Californian freelance job listing sites Elance and oDesk have merged after about three months of discussions.
The combined company will be led by Elance CEO Fabio Rosati, with oDesk CEO Gary Stuart acting as a ‘strategic advisor’. The merger is subject to regulatory approval and is expected to close within four months, after which a new name will be announced.
News of the merger comes just a month after Freelancer.com’s high-profile listing on the ASX, which valued it as a billion-dollar company.
Rosati and Swart are understood to have known each other for years; the company said the merger discussion was unrelated to any other company’s actions.
An analysis by Sydney-based Staff.com co-founder Rob Rawson last month put oDesk’s 2012 revenue at $US44 million, compared to $US20 million for Elance and $A10.6 million ($US9.4 million) for Freelancer.com.
Neither oDesk nor Freelancer would provide global market share estimates, but Rawson’s figures put the US sites’ combined revenue at almost seven times that of Freelancer.com, and estimated Freelancer’s market share to be 5% of an overall $1 billion.
Earlier this year, Freelancer.com told Business Insider Australia that its Australian freelancers earned $383,742 in 2012, while local businesses – including Macquarie Bank – spent $4.6 million.
Australian freelancers on oDesk earned more than $US1.75 million in 2012, while local businesses spent about $US32 million.
According to a statement from oDesk today, combining with Elance will give the merged company a global community of more than 8 million freelancers and 2 billion businesses in more than 180 countries, with $750 million in billings in 2013.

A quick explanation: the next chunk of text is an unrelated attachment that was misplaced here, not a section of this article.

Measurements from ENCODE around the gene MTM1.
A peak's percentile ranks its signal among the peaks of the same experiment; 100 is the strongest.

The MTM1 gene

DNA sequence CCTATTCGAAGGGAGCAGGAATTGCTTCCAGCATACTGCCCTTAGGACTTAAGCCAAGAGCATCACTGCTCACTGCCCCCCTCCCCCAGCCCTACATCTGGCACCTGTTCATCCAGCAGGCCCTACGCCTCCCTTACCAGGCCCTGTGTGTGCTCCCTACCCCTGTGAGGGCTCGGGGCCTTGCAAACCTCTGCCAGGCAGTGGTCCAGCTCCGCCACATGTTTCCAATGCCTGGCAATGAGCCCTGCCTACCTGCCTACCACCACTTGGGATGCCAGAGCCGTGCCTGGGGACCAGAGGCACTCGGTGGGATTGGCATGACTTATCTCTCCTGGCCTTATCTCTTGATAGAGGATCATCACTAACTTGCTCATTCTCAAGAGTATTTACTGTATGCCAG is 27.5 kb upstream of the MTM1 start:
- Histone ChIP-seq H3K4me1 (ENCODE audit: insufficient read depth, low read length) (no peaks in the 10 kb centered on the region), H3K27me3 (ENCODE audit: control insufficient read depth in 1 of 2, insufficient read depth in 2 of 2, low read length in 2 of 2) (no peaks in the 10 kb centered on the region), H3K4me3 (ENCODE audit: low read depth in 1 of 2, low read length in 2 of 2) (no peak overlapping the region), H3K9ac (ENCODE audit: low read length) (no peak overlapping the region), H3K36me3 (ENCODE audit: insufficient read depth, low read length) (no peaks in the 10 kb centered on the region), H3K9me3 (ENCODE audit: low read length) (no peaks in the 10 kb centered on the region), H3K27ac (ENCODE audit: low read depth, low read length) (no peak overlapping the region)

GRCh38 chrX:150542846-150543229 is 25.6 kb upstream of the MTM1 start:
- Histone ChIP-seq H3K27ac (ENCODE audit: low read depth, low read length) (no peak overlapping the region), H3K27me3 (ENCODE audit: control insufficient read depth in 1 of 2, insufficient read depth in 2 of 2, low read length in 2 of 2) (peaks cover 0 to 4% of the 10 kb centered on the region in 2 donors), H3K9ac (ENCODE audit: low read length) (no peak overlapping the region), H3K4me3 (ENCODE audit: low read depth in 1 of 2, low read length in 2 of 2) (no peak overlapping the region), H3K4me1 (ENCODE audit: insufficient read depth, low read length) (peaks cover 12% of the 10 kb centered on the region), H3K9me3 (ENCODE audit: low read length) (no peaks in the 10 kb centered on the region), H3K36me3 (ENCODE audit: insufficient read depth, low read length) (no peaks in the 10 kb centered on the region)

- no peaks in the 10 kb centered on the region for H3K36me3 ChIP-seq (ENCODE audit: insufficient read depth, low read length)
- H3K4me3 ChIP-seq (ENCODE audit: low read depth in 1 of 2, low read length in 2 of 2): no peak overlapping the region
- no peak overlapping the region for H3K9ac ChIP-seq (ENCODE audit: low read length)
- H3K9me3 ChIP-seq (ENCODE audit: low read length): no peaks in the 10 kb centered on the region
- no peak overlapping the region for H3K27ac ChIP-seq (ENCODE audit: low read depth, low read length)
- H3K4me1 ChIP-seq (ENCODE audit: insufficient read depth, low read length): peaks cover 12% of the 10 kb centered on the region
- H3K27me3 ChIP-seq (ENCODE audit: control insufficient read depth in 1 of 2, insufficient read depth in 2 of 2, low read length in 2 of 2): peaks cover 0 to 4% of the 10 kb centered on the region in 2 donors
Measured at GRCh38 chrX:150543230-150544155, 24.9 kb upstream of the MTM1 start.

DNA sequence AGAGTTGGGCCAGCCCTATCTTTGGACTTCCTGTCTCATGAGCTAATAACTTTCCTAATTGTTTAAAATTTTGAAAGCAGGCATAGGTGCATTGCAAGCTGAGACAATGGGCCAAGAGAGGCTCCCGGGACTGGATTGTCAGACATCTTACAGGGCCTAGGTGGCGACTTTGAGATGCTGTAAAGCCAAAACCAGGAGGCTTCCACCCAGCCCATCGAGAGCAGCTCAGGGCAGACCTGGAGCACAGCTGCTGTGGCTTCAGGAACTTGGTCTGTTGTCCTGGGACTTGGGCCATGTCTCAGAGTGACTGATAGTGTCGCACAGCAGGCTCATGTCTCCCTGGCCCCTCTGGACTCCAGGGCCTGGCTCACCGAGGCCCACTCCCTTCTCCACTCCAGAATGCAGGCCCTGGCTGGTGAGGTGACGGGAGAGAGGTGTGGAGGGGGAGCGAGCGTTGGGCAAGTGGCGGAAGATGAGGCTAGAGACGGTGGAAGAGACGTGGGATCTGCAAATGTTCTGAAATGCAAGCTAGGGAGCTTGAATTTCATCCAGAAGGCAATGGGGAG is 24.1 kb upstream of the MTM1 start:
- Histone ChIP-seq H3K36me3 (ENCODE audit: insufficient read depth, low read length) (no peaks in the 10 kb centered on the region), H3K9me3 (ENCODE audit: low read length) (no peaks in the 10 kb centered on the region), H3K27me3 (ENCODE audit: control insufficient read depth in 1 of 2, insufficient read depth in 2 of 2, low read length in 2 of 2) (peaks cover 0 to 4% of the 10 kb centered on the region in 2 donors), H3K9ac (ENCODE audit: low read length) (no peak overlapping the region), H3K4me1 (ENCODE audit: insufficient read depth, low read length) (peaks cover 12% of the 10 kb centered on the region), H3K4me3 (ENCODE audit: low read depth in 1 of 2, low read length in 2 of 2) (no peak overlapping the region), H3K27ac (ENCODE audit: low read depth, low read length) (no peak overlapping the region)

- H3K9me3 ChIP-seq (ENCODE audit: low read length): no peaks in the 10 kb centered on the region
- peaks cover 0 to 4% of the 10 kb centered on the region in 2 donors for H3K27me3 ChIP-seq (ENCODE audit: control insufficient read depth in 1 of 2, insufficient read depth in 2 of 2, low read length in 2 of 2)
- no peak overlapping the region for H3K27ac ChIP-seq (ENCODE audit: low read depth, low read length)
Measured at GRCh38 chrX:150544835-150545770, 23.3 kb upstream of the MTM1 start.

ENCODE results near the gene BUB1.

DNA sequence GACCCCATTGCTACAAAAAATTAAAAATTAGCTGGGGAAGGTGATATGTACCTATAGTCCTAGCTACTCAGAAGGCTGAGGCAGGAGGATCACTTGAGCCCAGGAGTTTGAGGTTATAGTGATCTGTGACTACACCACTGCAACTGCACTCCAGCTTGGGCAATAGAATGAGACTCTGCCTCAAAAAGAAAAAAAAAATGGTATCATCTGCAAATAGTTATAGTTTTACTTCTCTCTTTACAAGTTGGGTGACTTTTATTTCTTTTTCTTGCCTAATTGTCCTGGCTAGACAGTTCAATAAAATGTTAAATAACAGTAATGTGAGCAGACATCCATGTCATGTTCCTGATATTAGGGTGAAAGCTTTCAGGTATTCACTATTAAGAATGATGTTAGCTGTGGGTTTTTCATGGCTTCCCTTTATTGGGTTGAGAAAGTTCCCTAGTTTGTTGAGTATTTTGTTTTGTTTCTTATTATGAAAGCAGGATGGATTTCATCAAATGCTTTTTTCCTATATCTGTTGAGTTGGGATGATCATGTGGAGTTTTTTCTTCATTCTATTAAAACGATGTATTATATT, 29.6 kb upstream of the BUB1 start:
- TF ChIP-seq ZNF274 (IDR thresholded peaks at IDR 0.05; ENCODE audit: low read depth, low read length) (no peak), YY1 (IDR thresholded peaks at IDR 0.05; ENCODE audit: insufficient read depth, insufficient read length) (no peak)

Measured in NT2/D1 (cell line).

A Freelancer.com spokesperson said it had more than 9.6 million users who had posted more than 5.2 million projects to date. “We do not believe the proposed merger will have any material impact on our company,” she said.
Freelancer shares are up 7.69% so far today at $1.40, which is almost three times its IPO offer price of $0.50 but far below its November 15 opening price of $2.50.
“It is still really, really early days for the global online services industry, with much of the developing world population yet to connect to the internet, which will dramatically increase the global online labour supply,” Freelancer’s spokesperson said.
“Our dedication to the developing world and our current position globally means Freelancer remains uniquely placed to capitalise on this global trend towards online outsourced services.”
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